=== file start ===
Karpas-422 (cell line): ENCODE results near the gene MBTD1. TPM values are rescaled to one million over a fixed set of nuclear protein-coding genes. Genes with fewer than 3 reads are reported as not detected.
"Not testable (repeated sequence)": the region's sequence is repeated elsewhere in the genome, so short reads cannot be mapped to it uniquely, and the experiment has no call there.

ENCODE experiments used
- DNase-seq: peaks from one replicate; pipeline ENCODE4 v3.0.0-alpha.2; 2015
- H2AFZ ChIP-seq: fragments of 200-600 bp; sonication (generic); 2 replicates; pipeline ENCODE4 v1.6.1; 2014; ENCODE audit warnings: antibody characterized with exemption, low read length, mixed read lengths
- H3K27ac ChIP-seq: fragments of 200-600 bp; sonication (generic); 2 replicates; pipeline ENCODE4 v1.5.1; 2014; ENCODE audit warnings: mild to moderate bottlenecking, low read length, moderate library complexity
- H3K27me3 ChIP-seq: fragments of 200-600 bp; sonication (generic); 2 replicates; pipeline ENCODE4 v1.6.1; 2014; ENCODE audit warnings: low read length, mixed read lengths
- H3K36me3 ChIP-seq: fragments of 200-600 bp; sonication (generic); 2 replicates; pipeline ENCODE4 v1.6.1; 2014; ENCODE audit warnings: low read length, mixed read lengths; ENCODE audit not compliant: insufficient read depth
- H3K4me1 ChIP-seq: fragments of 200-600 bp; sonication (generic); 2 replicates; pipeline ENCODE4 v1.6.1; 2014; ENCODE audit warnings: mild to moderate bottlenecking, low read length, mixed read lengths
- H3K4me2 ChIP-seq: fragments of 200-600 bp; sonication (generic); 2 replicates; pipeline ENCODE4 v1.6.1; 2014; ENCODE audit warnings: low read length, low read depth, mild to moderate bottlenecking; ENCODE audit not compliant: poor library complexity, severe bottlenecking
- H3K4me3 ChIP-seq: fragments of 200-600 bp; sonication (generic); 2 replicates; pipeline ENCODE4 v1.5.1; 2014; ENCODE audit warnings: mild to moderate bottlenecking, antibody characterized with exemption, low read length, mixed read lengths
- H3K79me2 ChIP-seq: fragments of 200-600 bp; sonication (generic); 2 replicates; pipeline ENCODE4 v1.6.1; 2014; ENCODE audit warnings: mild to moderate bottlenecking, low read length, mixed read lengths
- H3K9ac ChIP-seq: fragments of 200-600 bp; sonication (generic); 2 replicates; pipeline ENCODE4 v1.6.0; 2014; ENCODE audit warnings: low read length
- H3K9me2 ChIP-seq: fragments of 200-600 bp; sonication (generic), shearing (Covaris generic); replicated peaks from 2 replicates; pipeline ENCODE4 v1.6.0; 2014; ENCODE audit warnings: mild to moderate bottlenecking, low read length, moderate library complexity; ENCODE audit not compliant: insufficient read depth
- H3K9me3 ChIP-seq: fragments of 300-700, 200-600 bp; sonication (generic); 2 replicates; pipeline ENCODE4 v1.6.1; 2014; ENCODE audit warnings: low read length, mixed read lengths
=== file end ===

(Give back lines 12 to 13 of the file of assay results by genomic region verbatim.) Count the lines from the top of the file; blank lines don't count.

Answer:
- H3K79me2 ChIP-seq: fragments of 200-600 bp; sonication (generic); 2 replicates; pipeline ENCODE4 v1.6.1; 2014; ENCODE audit warnings: mild to moderate bottlenecking, low read length, mixed read lengths
- H3K9ac ChIP-seq: fragments of 200-600 bp; sonication (generic); 2 replicates; pipeline ENCODE4 v1.6.0; 2014; ENCODE audit warnings: low read length